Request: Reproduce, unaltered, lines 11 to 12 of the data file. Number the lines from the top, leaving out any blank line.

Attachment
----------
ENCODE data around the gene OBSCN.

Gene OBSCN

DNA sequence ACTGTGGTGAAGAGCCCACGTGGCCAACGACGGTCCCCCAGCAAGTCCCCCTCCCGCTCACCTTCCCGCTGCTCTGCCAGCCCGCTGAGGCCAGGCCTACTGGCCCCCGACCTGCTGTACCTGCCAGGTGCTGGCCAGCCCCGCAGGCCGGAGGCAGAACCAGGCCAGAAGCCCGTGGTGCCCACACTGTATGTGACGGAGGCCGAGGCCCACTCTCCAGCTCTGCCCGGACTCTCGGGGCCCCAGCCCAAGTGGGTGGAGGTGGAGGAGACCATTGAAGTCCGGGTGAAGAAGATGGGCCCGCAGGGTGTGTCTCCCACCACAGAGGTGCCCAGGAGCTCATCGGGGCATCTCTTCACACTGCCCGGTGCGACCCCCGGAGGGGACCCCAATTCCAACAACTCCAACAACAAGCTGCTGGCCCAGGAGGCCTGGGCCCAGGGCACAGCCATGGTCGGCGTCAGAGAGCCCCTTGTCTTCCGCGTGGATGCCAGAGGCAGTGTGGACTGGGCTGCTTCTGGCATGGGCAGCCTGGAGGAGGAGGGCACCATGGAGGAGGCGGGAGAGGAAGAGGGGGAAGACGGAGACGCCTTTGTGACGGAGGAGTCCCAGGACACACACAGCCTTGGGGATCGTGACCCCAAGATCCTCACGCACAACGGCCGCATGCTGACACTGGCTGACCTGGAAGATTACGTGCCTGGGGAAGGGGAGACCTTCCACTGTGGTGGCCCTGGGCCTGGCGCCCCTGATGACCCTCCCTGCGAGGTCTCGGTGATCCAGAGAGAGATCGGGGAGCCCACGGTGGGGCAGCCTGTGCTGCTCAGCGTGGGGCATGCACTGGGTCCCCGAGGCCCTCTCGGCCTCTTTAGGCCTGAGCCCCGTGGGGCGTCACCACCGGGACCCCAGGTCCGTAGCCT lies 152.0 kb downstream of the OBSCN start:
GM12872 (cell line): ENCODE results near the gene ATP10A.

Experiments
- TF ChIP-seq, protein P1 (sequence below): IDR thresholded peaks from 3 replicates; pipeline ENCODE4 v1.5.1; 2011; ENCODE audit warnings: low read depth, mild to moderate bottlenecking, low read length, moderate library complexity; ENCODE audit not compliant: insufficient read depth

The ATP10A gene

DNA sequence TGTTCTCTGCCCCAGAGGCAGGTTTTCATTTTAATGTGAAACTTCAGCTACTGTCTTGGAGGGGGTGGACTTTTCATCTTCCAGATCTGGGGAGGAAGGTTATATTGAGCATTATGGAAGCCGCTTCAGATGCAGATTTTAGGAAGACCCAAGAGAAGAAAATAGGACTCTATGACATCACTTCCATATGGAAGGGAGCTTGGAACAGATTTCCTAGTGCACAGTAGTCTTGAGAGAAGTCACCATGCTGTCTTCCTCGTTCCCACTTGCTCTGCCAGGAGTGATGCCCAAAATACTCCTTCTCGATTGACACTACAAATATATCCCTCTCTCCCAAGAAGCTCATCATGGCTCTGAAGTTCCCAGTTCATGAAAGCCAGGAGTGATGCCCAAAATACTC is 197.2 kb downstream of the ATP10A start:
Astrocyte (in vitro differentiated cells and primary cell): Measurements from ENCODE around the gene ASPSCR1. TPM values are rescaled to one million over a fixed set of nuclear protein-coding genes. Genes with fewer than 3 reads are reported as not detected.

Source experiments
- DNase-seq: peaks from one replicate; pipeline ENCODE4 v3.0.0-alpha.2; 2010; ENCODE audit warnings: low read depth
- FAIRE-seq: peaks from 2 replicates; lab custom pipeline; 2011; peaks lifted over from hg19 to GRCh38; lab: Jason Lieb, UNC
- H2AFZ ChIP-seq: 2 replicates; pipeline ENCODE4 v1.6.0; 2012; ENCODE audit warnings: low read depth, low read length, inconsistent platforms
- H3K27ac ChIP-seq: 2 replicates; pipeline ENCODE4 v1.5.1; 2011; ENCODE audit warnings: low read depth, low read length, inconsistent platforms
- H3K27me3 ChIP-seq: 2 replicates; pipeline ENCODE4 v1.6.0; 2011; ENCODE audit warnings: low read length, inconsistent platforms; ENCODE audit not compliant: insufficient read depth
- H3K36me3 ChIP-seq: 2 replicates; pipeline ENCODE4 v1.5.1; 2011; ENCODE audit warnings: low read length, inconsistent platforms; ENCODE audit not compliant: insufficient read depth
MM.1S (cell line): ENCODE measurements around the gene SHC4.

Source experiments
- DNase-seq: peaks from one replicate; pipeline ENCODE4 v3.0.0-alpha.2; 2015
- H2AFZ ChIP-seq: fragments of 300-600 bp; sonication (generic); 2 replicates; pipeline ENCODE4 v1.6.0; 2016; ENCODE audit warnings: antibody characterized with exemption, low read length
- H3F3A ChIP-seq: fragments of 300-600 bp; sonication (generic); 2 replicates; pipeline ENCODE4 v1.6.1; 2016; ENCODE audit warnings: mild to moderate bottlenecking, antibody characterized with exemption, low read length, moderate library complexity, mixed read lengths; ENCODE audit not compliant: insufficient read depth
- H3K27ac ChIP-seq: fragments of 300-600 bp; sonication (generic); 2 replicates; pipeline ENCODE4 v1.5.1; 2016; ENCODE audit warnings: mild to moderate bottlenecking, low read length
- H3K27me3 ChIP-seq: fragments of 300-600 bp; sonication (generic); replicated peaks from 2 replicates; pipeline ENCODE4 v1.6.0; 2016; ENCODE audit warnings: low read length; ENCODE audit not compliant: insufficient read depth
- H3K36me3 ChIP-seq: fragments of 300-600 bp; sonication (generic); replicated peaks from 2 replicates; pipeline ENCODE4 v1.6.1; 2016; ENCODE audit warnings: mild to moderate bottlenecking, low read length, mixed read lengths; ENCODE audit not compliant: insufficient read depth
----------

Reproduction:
- DNase-seq: peaks from one replicate; pipeline ENCODE4 v3.0.0-alpha.2; 2010; ENCODE audit warnings: low read depth
- FAIRE-seq: peaks from 2 replicates; lab custom pipeline; 2011; peaks lifted over from hg19 to GRCh38; lab: Jason Lieb, UNC